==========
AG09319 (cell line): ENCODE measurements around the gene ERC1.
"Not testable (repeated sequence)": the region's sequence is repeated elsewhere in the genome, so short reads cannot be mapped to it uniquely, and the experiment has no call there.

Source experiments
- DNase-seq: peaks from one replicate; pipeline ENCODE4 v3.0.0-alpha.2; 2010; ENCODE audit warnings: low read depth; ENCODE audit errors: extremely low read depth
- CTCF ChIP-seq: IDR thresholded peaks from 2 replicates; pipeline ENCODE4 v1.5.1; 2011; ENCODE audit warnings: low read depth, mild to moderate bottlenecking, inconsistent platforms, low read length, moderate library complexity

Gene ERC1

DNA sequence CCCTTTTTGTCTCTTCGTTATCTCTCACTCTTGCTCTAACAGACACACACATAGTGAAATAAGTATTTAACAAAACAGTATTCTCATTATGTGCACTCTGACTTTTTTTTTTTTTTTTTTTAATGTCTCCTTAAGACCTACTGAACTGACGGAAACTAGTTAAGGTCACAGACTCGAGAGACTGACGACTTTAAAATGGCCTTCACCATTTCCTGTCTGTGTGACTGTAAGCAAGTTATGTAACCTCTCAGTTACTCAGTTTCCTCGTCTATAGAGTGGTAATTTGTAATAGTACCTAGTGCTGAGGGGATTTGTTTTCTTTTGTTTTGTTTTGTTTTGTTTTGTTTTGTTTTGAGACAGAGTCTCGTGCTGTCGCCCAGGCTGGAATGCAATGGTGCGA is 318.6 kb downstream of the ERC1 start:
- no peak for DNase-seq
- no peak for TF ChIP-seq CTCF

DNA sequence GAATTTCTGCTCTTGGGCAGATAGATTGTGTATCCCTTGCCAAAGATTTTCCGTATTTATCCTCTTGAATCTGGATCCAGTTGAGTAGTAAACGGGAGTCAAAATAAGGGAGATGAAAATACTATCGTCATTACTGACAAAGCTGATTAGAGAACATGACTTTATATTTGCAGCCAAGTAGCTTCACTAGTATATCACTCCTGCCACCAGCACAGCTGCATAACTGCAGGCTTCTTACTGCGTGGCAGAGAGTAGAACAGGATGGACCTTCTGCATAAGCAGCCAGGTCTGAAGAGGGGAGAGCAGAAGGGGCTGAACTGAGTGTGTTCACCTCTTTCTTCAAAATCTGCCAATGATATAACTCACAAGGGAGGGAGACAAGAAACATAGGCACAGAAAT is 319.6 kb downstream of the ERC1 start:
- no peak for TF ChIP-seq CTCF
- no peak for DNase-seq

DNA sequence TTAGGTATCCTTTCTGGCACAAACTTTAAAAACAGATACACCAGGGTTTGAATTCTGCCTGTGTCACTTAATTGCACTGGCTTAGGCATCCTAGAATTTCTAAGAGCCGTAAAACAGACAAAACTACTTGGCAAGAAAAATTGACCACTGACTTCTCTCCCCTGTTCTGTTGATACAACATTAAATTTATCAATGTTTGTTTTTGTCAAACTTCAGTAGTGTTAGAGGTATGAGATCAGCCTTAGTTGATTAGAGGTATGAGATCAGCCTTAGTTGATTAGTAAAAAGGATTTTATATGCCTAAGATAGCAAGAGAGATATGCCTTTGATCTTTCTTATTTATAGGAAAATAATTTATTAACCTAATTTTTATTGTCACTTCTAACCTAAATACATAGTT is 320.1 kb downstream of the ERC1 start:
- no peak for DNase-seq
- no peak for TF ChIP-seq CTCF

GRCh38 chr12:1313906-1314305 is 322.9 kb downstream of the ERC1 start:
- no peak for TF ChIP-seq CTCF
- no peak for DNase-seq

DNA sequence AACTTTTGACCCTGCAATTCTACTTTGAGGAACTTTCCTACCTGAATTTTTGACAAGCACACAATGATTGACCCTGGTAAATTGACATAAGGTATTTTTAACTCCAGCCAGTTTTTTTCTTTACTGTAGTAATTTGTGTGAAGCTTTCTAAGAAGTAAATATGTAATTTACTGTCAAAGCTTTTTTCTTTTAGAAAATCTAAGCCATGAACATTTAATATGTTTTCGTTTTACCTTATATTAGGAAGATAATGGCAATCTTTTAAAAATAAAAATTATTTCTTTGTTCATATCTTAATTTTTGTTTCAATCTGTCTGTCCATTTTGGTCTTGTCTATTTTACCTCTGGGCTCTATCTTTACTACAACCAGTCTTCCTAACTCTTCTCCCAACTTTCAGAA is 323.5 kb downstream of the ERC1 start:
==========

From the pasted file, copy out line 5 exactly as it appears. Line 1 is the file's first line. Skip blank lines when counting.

- CTCF ChIP-seq: IDR thresholded peaks from 2 replicates; pipeline ENCODE4 v1.5.1; 2011; ENCODE audit warnings: low read depth, mild to moderate bottlenecking, inconsistent platforms, low read length, moderate library complexity